Twitter has introduced a new feature that permits users with an automated profile to label their accounts to inform the public that the version is automatic.

Share on facebook
Share on twitter
Share on linkedin
Share on pinterest
Share on whatsapp

If you buy something from a this link, myelectricsparks Media may earn a commission. See our Read More.

Twitter has announced the introduction of an "automated" label
Credit: Unsplash/CC0 Public Domain

Since September 1st and this week, it’s been rolled out worldwide.

Twitter says that this feature was designed to help users differentiate between good bots from those that are not as good when you browse through your feed, read comments from other users and explore the creation of new Twitter accounts.

“When these accounts let you know they’re automated, you get a better understanding of their purpose when you’re interacting with them,” Twitter announced when it started the testing phase in the year 2000.

The new function allows users with an automated account to use an “automated” label (shown below) on their profile and an account’s address that humans manage—this account. In addition, the automated brand will appear on every tweet the bot posts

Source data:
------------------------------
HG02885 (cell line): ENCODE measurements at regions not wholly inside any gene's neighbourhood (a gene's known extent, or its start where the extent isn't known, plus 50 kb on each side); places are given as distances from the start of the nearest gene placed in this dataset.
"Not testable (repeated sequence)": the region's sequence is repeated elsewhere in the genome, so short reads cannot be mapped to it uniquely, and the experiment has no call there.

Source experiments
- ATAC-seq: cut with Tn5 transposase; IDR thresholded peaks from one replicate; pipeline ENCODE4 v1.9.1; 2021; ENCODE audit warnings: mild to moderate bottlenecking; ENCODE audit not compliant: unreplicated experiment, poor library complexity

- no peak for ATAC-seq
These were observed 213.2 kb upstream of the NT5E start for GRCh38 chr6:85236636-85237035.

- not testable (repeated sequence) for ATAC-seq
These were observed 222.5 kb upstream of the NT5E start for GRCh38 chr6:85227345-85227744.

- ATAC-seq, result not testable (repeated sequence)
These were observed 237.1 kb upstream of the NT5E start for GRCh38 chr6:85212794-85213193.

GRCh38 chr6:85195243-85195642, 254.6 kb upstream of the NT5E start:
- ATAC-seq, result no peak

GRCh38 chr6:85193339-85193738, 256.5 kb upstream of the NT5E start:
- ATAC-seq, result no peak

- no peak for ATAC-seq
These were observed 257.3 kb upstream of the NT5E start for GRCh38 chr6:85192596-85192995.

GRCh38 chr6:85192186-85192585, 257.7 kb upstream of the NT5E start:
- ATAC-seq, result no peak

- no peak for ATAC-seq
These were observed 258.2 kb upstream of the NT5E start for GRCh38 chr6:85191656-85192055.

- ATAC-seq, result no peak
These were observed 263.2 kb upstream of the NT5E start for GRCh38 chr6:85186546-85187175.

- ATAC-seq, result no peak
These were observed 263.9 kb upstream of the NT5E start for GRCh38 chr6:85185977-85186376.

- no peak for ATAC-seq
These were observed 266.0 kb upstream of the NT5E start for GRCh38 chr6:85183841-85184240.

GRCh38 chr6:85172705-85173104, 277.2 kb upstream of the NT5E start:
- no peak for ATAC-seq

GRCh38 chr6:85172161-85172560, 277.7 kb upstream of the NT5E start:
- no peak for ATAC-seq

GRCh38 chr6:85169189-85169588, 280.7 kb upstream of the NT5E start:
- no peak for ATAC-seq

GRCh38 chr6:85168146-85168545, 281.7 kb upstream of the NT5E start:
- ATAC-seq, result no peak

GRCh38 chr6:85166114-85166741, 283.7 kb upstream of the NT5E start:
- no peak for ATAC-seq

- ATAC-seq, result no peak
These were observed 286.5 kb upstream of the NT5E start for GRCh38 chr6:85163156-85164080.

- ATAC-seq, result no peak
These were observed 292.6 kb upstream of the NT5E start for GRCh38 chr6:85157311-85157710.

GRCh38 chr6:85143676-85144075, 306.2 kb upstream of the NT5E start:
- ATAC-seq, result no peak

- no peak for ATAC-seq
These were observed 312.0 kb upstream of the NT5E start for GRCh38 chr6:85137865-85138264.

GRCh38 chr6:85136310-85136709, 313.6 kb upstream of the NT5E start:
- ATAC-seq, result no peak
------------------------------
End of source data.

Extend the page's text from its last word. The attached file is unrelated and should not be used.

Twitter has announced the introduction of an "automated" label

As we’ve said before, there are excellent and negative bots present on Twitter. They may give information about the weather or breaking news or assist when you’re first faced with an inquiry from a potential customer. They can also provide entertaining content, such as Emoji Aquarium that tweets each hour. Emoji Aquarium, which periodically tweets “a tiny aquarium with interesting fish” or helpful tips like this one, which every hour reminds users to take action to improve their health overall.

In minute 1 second, 0 percent of Twitter block users

An inefficient but pretends to be human, trying to steer conversations in a specific direction, typically to obtain commercial or political benefits. You’re not likely to see the new name on bots that look this way, and you’ll be able to tell that it’s not true.

An automated system that others may consider undesirable, but Twitter believes it is good or at the very minimum because it operates by the rules, could get the label. For instance, Elon Musk is known to be unhappy with the robot (citing security concerns), and the robot continues to automatically tweet every time it takes off and lands from his private plane (whether it’s on or off the plane.) But, Twitter seems to be content with the account and its hashtag use.

Twitter has implemented measures to take down bots not conforming to the platform’s guidelines. However, there are always new bots brought on board regularly. So it’s an ongoing battle.